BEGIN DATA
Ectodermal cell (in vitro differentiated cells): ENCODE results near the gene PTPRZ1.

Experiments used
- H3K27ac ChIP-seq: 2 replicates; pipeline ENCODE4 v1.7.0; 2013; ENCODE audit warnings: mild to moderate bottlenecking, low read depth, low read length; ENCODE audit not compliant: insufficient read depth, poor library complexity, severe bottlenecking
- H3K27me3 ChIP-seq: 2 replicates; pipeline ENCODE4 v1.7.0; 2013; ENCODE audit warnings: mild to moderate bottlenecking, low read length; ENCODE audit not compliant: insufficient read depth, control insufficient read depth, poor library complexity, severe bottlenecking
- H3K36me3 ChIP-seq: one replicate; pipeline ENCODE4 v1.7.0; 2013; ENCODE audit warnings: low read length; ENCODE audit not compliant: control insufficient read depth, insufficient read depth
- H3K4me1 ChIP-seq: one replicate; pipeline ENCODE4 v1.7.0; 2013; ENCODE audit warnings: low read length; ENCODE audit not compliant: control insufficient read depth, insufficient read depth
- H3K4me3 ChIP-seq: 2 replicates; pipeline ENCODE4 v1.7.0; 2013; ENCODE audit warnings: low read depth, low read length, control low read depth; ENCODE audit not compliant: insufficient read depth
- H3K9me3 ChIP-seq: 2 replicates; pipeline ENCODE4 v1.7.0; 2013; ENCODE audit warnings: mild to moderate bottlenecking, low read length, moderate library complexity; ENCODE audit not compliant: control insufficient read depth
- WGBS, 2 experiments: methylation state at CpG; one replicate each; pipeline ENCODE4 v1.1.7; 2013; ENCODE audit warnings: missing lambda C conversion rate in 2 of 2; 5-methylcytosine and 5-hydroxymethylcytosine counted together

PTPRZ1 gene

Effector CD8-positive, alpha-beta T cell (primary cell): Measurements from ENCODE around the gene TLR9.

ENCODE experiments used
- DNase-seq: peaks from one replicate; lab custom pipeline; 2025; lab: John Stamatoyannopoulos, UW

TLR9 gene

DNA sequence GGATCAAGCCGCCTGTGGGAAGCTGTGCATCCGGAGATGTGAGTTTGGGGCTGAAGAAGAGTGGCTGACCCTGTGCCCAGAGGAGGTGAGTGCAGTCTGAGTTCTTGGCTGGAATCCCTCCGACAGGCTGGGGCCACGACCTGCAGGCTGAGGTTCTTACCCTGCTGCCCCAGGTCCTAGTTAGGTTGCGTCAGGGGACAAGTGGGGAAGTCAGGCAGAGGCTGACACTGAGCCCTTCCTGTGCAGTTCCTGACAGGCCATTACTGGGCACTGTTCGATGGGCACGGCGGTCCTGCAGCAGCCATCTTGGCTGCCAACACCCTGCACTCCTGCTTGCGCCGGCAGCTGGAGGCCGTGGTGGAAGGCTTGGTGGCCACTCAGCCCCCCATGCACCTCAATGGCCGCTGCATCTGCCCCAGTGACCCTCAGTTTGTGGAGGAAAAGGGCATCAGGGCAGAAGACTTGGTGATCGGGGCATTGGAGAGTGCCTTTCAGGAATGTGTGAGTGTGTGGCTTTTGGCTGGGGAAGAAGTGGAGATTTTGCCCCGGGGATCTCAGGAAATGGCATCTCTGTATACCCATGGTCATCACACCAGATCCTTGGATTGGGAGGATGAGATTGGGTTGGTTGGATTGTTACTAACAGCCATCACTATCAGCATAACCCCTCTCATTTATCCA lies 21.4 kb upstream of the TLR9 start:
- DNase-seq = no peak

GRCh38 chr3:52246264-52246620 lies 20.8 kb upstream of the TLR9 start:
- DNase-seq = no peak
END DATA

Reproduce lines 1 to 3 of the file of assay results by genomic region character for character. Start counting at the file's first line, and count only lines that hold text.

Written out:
Ectodermal cell (in vitro differentiated cells): ENCODE results near the gene PTPRZ1.

Experiments used
- H3K27ac ChIP-seq: 2 replicates; pipeline ENCODE4 v1.7.0; 2013; ENCODE audit warnings: mild to moderate bottlenecking, low read depth, low read length; ENCODE audit not compliant: insufficient read depth, poor library complexity, severe bottlenecking